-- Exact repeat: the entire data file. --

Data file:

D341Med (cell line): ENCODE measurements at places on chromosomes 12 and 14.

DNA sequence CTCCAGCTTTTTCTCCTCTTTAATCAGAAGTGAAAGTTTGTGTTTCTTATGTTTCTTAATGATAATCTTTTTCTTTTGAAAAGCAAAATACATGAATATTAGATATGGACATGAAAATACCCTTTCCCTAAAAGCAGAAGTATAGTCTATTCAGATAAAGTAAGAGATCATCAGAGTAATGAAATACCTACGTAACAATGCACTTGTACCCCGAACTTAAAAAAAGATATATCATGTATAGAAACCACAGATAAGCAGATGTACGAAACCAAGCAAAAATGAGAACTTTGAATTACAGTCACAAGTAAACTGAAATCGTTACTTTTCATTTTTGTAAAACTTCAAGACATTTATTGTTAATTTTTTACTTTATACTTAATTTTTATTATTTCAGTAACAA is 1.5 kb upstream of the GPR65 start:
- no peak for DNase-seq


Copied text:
D341Med (cell line): ENCODE measurements at places on chromosomes 12 and 14.

DNA sequence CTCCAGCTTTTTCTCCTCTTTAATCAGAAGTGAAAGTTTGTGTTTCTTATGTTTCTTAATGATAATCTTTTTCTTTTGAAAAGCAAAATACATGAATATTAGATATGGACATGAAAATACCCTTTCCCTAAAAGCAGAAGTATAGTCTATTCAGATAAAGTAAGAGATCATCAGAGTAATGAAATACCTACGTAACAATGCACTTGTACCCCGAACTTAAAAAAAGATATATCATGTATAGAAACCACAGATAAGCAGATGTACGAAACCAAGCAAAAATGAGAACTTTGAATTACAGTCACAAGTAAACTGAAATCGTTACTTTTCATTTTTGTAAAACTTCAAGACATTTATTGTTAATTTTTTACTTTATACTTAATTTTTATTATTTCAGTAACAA is 1.5 kb upstream of the GPR65 start:
- no peak for DNase-seq